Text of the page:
Politics as a family affair

Shastri Ramachandaran’s write-up “Children of higher gods” deserves serious consideration by all Indians. The writer’s assertion that on the issue of politics as a family affair, India is one from Kanyakumari to Kashmir, is quite true. It appears that we have travelled back in time to the Gupta or the Mughal periods.

Surprisingly, however, we are unlikely to admit that there is something wrong with our political system that has allowed the feudal lords to make a mockery of democracy.

We have bought the politicians’ argument that dynastic politics is democratic in nature as their progeny are duly elected by the people.

So far as Punjab is concerned, the writer has made an apt observation that “In present-day Punjab, the princely states may have been merged, but only to be replaced by new political principalities of certain families”.

L. R. SHARMA, Jalandhar



The writer has laid bare the process of family fiefdom in politics but to blame politicians alone for “handing over political parties and parliamentary spaces to their family members” on a platter is not entirely correct.

The onus lies on the electorate also who, without applying their minds, elect not competent candidates but sons, daughters and wives of politicians.


Ambala Cantonment

Skin-deep beauty

This refers to “The Many Phases of Beauty” (Saturday Extra, Oct 1). The write-up is akin to the market forces that seek to promote an obsession for a perfect face and figure.

One expects the media to take a critical look at issues and promote healthy social, moral and cultural values instead of merely talking of lifestyles. The market forces, aided by films and media, fuel lust for money and glamour.

The Press promotes the page three culture and the youth in particular look upon media stars as role models. More often than not, these role models make money by means fair or foul and splurge it.

As a doctor, I have seen a number of adults, especially from a rural background, suffering from physiological problems as paucity of money and glamour in the media take them away from ground realities. They become frustrated and take to drugs, stealing or even prostitution.

Big companies manufacturing cosmetics, for instance, manipulate the middle class especially by making exaggerated claims about their products in advertisements.


Mangal Pandey

In writing “The Man who led the Mutiny” (Spectrum, Aug 14), Amaresh Mishra has done considerable research on Mangal Pandey. During my long service in the Indian Navy, a sailor from Faizabad claimed to be a member of Mangal Pandey’s clan on board INS Rana in 1953.

He used to say that Mangal Pandey was highly religious. He felt humiliated that native sepoys of the Madras Presidency were called peons till as late as 1747. The East India Company started giving commission to the Indian officers in 1763.

This commission was confined to the status of the present JCOs rank. Slowly the British Government introduced the rank of Subedar Major in 1818 to satisfy the Indian soldiers.

Though Mangal Pandey was hanged by the British, he is remembered as a legend and a street has been named after him on the sea side of the Colaba area in Mumbai.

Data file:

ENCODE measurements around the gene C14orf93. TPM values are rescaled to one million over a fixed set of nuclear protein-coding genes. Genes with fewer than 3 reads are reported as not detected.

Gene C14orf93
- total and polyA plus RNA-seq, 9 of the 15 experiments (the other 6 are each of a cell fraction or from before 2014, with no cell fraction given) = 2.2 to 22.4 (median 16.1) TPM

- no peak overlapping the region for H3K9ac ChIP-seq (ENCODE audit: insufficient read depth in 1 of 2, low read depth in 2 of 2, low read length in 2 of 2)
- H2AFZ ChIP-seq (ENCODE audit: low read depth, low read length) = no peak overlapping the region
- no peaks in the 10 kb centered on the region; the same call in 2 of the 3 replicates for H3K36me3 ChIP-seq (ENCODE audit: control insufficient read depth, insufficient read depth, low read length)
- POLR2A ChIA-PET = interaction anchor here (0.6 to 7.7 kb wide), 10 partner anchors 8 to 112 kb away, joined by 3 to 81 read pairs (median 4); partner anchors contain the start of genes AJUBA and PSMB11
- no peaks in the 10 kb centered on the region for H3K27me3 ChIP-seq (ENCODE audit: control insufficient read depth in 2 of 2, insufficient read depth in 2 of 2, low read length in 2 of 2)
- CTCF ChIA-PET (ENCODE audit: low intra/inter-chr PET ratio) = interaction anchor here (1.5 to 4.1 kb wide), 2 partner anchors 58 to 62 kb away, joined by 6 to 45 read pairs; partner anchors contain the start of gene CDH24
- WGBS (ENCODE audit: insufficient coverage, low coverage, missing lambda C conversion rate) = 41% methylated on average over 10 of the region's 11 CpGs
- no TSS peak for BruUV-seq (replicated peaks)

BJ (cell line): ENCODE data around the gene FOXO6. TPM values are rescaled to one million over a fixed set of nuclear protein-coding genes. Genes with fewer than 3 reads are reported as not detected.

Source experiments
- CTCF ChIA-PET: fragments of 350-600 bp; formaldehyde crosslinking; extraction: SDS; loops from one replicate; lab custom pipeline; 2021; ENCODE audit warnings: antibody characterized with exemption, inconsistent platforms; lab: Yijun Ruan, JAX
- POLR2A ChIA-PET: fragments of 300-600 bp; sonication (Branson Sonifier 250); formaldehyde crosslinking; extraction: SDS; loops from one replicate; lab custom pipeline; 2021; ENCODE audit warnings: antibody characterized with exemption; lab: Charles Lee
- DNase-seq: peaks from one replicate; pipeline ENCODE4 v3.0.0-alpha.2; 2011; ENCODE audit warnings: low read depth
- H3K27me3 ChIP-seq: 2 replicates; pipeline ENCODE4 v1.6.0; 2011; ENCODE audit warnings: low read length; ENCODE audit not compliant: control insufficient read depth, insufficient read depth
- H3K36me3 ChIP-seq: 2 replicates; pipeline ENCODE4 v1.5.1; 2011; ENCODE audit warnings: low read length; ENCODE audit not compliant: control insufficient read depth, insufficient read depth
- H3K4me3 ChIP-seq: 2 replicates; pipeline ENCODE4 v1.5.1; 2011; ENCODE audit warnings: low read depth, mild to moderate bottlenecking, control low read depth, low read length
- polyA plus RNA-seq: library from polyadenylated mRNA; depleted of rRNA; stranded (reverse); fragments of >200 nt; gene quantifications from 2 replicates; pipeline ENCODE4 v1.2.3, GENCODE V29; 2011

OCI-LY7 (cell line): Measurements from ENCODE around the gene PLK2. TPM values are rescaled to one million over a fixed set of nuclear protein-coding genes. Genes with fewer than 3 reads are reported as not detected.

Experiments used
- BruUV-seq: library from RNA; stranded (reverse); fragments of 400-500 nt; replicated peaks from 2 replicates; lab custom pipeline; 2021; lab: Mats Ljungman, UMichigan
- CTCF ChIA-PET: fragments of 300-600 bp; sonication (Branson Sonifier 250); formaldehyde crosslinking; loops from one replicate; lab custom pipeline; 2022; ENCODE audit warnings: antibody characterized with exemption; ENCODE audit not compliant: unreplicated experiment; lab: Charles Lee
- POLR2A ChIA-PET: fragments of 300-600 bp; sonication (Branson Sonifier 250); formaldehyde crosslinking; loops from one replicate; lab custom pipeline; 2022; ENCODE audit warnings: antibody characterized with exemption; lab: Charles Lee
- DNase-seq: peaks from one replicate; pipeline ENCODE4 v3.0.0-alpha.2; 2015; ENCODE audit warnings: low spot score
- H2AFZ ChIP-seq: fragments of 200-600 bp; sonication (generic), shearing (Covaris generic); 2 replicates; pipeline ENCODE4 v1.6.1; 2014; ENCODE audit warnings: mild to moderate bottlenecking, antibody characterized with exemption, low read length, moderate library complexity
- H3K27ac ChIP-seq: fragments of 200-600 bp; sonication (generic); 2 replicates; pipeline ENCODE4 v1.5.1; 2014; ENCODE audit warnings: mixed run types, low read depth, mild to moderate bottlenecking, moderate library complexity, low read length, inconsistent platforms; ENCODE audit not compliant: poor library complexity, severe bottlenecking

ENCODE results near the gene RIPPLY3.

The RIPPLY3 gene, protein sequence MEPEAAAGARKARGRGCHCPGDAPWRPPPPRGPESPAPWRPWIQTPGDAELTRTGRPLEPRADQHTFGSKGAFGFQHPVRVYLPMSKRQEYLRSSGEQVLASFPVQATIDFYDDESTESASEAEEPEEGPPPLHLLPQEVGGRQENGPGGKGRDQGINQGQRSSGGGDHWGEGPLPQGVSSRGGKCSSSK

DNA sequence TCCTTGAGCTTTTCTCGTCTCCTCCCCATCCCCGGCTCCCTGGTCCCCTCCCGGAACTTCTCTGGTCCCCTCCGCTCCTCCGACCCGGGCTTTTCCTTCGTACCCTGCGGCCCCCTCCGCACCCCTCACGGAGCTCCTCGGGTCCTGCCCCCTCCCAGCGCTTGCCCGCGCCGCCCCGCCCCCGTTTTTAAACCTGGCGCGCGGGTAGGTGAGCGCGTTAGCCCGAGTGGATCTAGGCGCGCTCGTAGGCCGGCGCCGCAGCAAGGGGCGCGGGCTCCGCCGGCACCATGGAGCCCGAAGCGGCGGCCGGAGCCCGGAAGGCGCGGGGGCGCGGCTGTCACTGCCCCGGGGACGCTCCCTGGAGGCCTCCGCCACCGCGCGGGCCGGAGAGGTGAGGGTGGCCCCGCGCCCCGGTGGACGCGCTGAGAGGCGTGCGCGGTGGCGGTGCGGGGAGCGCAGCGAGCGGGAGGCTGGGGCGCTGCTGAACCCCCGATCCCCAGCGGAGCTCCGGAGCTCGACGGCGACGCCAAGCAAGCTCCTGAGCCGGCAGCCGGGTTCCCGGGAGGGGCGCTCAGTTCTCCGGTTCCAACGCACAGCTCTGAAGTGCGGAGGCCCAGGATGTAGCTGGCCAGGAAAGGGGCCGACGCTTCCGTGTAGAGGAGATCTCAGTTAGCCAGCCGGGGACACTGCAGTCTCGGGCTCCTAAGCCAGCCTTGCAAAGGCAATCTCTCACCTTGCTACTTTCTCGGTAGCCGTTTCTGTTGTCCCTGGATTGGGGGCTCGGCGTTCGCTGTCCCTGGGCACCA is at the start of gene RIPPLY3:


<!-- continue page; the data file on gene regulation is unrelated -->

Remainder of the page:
After the death of Mangal Pandey, the British Government instituted the Victoria Cross in 1856 after the name of Queen Victoria.

Since the First War of Independence had started in Lacknow, J. Dunley, a British officer who was injured during the seize of Lacknow, was the first person to receive the Victoria Cross in 1857 with his injury engraved on the medal.


Patriotic poetry

This refers to Khushwant Singh’s write-up “Patriotic verse” (Saturday Extra, Sept 3).

Oudh state was ill-governed while its ruler, Wajid Ali Shah Akhtar, lived luxuriously. He was deported to Calcutta. His couplet Dar-e-deevaar pe hasrat sey nazar kartey hain/Rukhsat ai aihl-e-vatan ham to safar kartey hain was just a regret at being deprived of his kingdom and cannot be regarded as a patriotic verse.

However, people were not happy with the British Raj, as is evident from the verse of Naasikh (1771-1838): Dil mulk-e-angrez mein jeeney sey tang hai/Raihna badan mein rooh ka qaid-e-farang hai.

Many Urdu poets wrote patriotic poems, but those of Josh Malihabadi and Pt Mela Ram Vafa were couched in most powerful and stirring language. There is no doubt that, in his renderings, Dr K.C. Kanda takes liberties with the original, but his endeavour to acquaint English-knowing people with Urdu verses is quite laudable.


Hindu mystic

This has reference to Humra Quraishi’s piece, “Akademi festival on Kashmir Sufi mystic” (Sunday Oped, Sept 18). There are some factual errors. Lal Ded, better known as Lalla Yogeshwari, was a Hindu mystic, who professed, practised and preached Kashmir Saivism — an idealistic monism.

She was instrumental in interpreting the complex and intricate philosophy of this system, through her Vakhs in simple and chaste Kashmiri of the time for the comprehension of the common masses. Lal Ded had nothing to do with Sufism and there is no historical evidence available for her conversion to Islam. Apparently, Humra Quraishi is swayed by the writings of the present-day intellectuals of terror-stricken Kashmir who are bent upon distorting Kashmir history. n



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